Comment: Back in Unesco thanks to Clare

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This was, I have to tell you, the week I switched briefly from being an inveterate poacher to become something more like a gamekeeper. After a quarter of a century of reporting international conferences, I found myself on the British delegation to one.

When Britain rejoined Unesco, the International Development Secretary Clare Short decided that the delegation should include independent "experts" as well as the usual range of ministers and civil servants. And so I ended up at Unesco's headquarters in Paris representing the country on the freedom of the press, the Internet, and "communications and information" generally.

There I was, alphabetically perched between Romania and Rwanda - the man from Royaume Uni. It was, admittedly, not the first time I had sat in the official government seat - on one occasion I gatecrashed an ozone conference to annoy the current Environment Secretary - but I was there legally.

As an independent, I could say what I liked. So I enjoyed calling on the Government to bring in speedily a proper Freedom of Information Act, lamenting the increasing hegemony of Anglo-Saxon culture, and chiding Unesco for spending more on its staff than on its activities in this area. The speech seemed to go down OK, and we had to run off extra copies to give to the delegates who came up to ask for them.

There were, of course, limits. As I arrived, the civil servant responsible for my area had to leave, and for one moment it looked as if I would be entirely in charge of making up British policy on the hoof. But, wisely, someone was quickly found to "look after me".

And well looked after I was. For once, the civil service machine was working for me. An official would keep my seat warm, rising respectfully when I returned. And the slightest practical suggestion was immediately and efficiently carried out.

A fella could get a taste for this kind of thing. But worry not. I'd still sooner be a poacher.

IT WAS, of course, a historic moment. Britain was rejoining an organisation it had done its best to try to kill, under Mrs Thatcher, 12 years ago. When we withdrew with the US (and, as it happens, Singapore), Unesco lost a third of its income overnight.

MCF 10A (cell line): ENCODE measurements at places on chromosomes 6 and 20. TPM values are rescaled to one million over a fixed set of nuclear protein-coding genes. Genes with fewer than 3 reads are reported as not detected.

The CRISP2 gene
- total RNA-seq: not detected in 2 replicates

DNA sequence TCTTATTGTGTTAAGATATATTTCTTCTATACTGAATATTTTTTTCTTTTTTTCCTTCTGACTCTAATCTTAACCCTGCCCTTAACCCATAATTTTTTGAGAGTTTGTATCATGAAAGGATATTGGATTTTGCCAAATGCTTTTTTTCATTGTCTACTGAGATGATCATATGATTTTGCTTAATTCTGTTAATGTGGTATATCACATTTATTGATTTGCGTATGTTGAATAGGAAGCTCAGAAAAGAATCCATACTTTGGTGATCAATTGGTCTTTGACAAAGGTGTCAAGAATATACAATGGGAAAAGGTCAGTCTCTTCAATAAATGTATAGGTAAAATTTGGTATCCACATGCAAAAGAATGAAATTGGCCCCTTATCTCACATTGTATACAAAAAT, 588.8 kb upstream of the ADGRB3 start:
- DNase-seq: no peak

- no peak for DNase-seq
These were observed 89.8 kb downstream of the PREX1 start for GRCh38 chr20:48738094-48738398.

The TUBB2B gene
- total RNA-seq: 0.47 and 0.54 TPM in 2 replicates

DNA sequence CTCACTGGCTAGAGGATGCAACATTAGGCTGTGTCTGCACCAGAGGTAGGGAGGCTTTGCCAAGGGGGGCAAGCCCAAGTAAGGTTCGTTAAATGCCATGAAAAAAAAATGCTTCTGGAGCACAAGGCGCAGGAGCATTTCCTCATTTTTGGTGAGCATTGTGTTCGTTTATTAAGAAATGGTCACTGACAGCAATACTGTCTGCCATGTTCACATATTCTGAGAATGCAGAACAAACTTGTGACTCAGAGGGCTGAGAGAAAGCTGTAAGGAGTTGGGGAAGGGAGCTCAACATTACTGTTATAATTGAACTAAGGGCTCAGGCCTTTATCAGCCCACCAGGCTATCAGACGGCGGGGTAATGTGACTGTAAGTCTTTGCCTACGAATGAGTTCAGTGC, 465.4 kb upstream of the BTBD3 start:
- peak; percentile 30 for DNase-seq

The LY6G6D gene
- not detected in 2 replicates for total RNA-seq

The pretext was a nasty little proposal from East Germany, called the New World Information Order, to try to ensure that journalists only reported good news from member countries. It soon died, despite our absence, so perhaps it was not quite the threat it was made out to be. The catalyst was an autocratic Director General, Amadou M'bow, who probably beats a strong field as the most disastrous recent head of a UN agency. But the real reason was ideological. Ministers acknowledged at the time that Unesco was improving, and that Britain could best reform it from within. But, as I was told, "one member of the Government disagreed - and, as usual, she got her way".

The agency, under a new Director General, has changed quite a lot, and our return was a triumph. Clare Short got a standing ovation, and Britain was immediately, if narrowly, elected to Unesco's 58-nation governing body. The Italians, who had remained in the organisation throughout but were booted out to make way for the returned Prodigals, were understandably miffed.

ONE OF the wackier suggestions came from a Lithuanian minister who proposed that within five years "access to the Internet" should be established as "a human right". One might have thought that, say, freedom of speech or relief from hunger were more vital, but he was straining at an important point all the same.

There's much talk of cyberspace expanding everyone's horizons, but in fact the information superhighway will bypass most of the world's people. Half the population of the globe has never used a telephone, let alone a modem. Information being power, the Internet threatens to strengthen the rich and deepen the deprivation of the poor.

Figures presented at the conference show that 88 per cent of Internet users are white, and 94 per cent of its communications are in the English language. The average income of on-line households is pounds 40,000 a year.

INDEED, the biggest row - setting industrialised against developing countries and even creating tensions within the European union - was about the Declaration of Human Rights. It took place, I kid you not, in a session devoted to "The Culture of Peace".

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